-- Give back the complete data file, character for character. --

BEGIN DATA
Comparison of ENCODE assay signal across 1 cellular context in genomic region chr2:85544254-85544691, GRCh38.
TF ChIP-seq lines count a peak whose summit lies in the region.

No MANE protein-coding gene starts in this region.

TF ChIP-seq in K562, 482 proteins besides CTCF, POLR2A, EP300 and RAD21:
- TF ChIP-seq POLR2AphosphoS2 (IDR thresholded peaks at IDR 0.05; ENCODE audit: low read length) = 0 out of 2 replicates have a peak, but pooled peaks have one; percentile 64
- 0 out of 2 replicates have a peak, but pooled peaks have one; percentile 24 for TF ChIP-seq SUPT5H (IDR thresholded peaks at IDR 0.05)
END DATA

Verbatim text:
Comparison of ENCODE assay signal across 1 cellular context in genomic region chr2:85544254-85544691, GRCh38.
TF ChIP-seq lines count a peak whose summit lies in the region.

No MANE protein-coding gene starts in this region.

TF ChIP-seq in K562, 482 proteins besides CTCF, POLR2A, EP300 and RAD21:
- TF ChIP-seq POLR2AphosphoS2 (IDR thresholded peaks at IDR 0.05; ENCODE audit: low read length) = 0 out of 2 replicates have a peak, but pooled peaks have one; percentile 64
- 0 out of 2 replicates have a peak, but pooled peaks have one; percentile 24 for TF ChIP-seq SUPT5H (IDR thresholded peaks at IDR 0.05)